Monday, April 24, 2017

Handling the moral balance of payments: Complications of the attempt are probed in Phoenix Theatre's "The Open Hand"

College roommates Freya and Allison, now upwardly mobile urbanites, bond over lunch.
"The Open Hand" starts out like a high-strung comedy, but with a disquieting pact between two women, friends since college, that proscribes birthday celebrations and the exchange of gifts. This meeting over an expensive lunch, with the pact fraying,  soon spirals into a complication mysteriously twisted by coincidence: One of the friends has to leave suddenly to keep an important appointment; then a stranger pays the check when the woman left behind discovers she's without resources and can't reach her husband by phone. A downpour threatens to leave her both sodden and saddened, when the man hands her his umbrella.

Contemporary urban life in Robert Caisley's play is predicated upon self-interest and the expectation that all generosity must be reciprocated. Allison (Leah Brenner), the beneficiary of the stranger's paying it forward, is obsessed by that need. Disguising his good deed from her husband Jack (Jay Hemphill), whose professional culinary ambitions are all-consuming, is a mistake destined to be compounded. In gratitude, the good stranger, the solidly named David Nathan Bright (Charles Goad), must be invited to an intimate two-couple get-together that no one is allowed to call Allison's birthday celebration. This could be the creepiest birthday party since Harold Pinter, the playgoer might be entitled to think.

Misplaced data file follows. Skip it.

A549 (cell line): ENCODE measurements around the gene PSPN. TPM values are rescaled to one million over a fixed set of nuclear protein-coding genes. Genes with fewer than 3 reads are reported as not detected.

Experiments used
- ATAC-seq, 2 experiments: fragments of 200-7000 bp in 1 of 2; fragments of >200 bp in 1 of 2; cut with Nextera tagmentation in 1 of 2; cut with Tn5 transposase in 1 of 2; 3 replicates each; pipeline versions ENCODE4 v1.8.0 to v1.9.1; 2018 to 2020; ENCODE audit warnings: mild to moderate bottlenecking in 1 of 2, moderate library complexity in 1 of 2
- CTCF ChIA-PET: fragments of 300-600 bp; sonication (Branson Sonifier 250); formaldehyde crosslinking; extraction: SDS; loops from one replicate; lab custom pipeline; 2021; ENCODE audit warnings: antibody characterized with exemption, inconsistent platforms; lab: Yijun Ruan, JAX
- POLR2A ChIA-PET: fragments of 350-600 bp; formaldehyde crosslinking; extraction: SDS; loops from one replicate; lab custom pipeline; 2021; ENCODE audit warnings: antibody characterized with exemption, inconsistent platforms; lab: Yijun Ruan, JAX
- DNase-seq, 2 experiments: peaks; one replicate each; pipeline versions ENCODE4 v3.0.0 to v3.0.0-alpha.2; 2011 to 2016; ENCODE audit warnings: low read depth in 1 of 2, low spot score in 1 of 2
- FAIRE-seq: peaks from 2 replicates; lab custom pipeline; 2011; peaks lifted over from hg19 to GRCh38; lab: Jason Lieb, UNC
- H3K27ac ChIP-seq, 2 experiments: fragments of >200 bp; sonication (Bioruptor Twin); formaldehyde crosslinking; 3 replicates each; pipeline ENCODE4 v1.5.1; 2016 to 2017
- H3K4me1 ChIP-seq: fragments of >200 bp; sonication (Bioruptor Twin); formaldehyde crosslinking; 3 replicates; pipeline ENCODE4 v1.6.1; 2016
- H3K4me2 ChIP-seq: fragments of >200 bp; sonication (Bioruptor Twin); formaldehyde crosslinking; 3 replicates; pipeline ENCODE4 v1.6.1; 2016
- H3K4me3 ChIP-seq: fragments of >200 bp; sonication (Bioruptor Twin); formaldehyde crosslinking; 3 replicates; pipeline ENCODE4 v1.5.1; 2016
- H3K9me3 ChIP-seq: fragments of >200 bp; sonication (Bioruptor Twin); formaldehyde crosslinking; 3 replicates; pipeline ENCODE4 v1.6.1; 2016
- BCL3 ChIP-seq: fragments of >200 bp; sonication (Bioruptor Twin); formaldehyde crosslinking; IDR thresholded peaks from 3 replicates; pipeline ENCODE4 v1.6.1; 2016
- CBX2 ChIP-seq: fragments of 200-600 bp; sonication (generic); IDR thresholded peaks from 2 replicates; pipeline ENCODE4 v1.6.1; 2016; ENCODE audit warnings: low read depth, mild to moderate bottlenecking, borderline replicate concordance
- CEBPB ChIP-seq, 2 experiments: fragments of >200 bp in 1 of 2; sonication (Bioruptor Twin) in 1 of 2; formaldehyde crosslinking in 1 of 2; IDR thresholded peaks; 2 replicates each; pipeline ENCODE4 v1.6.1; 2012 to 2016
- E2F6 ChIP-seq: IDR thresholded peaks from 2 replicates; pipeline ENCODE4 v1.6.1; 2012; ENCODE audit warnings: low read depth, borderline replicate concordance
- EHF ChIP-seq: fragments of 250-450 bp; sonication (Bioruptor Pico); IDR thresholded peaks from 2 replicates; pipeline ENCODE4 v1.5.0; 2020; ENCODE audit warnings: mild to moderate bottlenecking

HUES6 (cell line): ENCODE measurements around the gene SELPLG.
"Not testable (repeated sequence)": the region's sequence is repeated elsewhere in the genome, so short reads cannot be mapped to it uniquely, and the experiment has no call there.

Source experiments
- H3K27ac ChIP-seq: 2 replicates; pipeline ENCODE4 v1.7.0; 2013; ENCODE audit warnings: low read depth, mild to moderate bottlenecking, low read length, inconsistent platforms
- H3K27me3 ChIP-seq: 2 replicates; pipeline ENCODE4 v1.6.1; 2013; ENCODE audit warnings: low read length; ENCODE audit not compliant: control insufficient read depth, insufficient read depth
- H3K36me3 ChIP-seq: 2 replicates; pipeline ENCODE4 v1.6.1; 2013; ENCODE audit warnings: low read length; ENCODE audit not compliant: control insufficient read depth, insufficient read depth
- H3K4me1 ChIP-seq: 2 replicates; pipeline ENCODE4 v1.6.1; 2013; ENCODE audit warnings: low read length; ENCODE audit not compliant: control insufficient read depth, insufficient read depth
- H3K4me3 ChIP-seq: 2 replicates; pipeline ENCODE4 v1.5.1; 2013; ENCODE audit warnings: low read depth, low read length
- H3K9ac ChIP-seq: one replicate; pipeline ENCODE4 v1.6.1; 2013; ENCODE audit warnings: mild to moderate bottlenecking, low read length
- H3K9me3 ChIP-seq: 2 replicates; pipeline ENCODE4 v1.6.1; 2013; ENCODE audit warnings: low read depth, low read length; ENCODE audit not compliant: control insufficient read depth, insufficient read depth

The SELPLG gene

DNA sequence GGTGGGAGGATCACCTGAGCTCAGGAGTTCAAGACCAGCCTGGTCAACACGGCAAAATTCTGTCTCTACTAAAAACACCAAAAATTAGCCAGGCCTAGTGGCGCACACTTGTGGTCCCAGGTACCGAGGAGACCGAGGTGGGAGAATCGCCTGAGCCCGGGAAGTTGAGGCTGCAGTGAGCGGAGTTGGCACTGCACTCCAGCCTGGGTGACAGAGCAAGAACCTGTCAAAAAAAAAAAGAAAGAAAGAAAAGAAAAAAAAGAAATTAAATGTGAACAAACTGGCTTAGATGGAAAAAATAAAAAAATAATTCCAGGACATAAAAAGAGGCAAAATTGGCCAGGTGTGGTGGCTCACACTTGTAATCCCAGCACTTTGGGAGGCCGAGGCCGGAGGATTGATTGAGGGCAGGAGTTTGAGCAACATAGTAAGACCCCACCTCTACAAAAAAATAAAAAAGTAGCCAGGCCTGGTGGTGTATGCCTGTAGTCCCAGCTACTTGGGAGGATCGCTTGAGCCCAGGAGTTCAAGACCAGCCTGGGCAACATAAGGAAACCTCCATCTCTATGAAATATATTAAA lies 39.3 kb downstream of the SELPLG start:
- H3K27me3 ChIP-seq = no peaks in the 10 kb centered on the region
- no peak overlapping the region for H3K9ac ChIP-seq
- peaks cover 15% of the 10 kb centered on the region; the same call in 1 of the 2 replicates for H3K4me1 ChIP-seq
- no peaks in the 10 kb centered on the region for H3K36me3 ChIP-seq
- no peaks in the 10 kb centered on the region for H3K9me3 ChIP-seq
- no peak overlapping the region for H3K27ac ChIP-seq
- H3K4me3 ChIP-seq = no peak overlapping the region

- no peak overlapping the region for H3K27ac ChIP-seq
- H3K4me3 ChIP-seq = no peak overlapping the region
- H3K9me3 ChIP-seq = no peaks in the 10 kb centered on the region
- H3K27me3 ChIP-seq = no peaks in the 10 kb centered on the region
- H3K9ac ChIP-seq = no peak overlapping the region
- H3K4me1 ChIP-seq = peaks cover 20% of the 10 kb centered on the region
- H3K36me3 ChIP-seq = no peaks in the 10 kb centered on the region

Happiness must be doled out in Allison's world, and what produces it must be measured and entered into the moral ledger. Her calculations infect her best friend, Freya, as well as Jack, and the pressure to weigh all life's moves accurately brings Freya's Todd, a car salesman, to the breaking point. Balances must be struck and calibrations checked. Caisley has set up an anxious display of the commodification of thoughts and acts, particularly between intimates. It's a process that's wound ever tighter until the market collapses, with shattering effect. In the worldview Allison sustains, with buy-in among all four, acts of generosity, never free and unattached, are assigned an exchange-value. Karl Marx would have understood.

The Phoenix Theatre production opened over the weekend; after attending the Sunday matinee, I felt as if I'd been to church again — but this time had snatched a few bills from the collection plate, then tried to return them without detection, felt gratitude about not being noticed (combined with guilt), then added a few more dollars before wondering how much would amount to overcompensation. Is this any way to live? Do we have any choice? "The Open Hand" may leave you wondering if your gratitude has been conditional all along, if your basic selfishness has been evident to everyone you know, if charitable acts are bound to be misunderstood unless the motive and the back-story are transparent. That's ironic, about which more below.

Dale McFadden directs the cast with his usual, fine-textured attention to detail. Nothing seems to happen or be said that is not in some sense the expression of every character onstage. This is true especially in the early scenes, when the playwright appears to be taking delight in having the audience share in the mystification that besets the characters. Sometimes, just when we think we are most focused, we are most susceptible to distraction.